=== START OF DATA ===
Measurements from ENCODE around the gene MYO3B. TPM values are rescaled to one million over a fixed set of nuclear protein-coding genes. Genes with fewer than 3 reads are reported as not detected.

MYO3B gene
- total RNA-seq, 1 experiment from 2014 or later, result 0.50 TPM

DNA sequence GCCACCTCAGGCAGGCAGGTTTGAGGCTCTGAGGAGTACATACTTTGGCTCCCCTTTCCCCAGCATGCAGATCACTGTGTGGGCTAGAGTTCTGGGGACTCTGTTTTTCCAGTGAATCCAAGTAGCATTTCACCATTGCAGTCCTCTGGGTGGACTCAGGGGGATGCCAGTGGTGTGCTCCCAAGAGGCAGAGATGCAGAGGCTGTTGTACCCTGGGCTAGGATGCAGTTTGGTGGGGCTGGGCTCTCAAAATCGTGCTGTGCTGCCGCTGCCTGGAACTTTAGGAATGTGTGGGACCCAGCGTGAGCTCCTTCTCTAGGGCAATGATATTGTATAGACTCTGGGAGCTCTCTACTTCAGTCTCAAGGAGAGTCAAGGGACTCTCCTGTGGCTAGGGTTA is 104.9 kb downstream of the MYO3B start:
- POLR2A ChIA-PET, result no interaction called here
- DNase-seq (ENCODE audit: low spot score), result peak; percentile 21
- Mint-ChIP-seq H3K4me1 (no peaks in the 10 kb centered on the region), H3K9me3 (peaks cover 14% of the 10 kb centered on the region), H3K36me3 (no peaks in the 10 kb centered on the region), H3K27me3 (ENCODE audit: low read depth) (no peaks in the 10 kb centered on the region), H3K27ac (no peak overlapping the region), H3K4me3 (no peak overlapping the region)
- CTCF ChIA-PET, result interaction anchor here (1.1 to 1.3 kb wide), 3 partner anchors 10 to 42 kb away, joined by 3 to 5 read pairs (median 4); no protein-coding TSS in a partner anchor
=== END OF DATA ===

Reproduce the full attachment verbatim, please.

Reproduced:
Measurements from ENCODE around the gene MYO3B. TPM values are rescaled to one million over a fixed set of nuclear protein-coding genes. Genes with fewer than 3 reads are reported as not detected.

MYO3B gene
- total RNA-seq, 1 experiment from 2014 or later, result 0.50 TPM

DNA sequence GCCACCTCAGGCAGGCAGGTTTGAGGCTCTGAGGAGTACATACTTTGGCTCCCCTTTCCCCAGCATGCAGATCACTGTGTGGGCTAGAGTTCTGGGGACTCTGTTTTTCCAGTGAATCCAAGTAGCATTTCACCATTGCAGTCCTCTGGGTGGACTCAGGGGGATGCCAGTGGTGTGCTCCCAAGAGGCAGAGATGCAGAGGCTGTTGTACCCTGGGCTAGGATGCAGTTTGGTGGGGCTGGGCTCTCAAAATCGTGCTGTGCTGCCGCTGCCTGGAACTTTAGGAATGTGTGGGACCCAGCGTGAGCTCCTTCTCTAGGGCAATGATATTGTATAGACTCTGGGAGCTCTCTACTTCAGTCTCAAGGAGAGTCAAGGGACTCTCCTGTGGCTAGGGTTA is 104.9 kb downstream of the MYO3B start:
- POLR2A ChIA-PET, result no interaction called here
- DNase-seq (ENCODE audit: low spot score), result peak; percentile 21
- Mint-ChIP-seq H3K4me1 (no peaks in the 10 kb centered on the region), H3K9me3 (peaks cover 14% of the 10 kb centered on the region), H3K36me3 (no peaks in the 10 kb centered on the region), H3K27me3 (ENCODE audit: low read depth) (no peaks in the 10 kb centered on the region), H3K27ac (no peak overlapping the region), H3K4me3 (no peak overlapping the region)
- CTCF ChIA-PET, result interaction anchor here (1.1 to 1.3 kb wide), 3 partner anchors 10 to 42 kb away, joined by 3 to 5 read pairs (median 4); no protein-coding TSS in a partner anchor